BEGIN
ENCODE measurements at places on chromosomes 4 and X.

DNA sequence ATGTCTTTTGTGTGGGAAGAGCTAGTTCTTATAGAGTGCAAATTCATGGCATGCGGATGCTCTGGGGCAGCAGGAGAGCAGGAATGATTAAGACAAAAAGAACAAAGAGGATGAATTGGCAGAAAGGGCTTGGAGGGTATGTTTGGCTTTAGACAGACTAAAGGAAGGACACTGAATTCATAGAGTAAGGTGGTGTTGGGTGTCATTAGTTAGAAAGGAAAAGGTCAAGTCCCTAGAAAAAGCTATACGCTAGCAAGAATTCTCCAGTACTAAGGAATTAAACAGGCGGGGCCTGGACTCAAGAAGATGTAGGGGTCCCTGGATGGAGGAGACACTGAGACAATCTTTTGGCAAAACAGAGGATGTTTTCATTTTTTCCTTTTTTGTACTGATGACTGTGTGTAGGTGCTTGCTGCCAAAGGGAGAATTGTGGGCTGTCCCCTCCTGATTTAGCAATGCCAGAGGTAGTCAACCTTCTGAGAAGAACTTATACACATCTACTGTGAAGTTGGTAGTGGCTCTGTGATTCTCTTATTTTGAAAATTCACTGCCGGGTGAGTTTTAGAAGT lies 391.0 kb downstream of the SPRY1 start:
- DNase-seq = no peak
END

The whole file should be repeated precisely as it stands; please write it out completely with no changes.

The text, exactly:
ENCODE measurements at places on chromosomes 4 and X.

DNA sequence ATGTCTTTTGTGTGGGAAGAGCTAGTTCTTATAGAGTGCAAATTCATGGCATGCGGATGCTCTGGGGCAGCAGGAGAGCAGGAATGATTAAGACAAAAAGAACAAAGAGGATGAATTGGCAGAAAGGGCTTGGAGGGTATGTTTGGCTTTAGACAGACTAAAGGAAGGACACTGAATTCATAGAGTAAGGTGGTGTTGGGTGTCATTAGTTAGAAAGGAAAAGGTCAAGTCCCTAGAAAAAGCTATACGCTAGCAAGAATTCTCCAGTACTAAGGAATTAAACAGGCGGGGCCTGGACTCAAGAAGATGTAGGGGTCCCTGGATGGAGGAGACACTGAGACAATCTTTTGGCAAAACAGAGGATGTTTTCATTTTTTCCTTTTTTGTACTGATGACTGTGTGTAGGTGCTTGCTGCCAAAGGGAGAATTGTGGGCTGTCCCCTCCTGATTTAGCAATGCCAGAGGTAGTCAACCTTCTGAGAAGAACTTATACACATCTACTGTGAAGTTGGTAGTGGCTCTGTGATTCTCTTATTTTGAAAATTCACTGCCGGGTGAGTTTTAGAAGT lies 391.0 kb downstream of the SPRY1 start:
- DNase-seq = no peak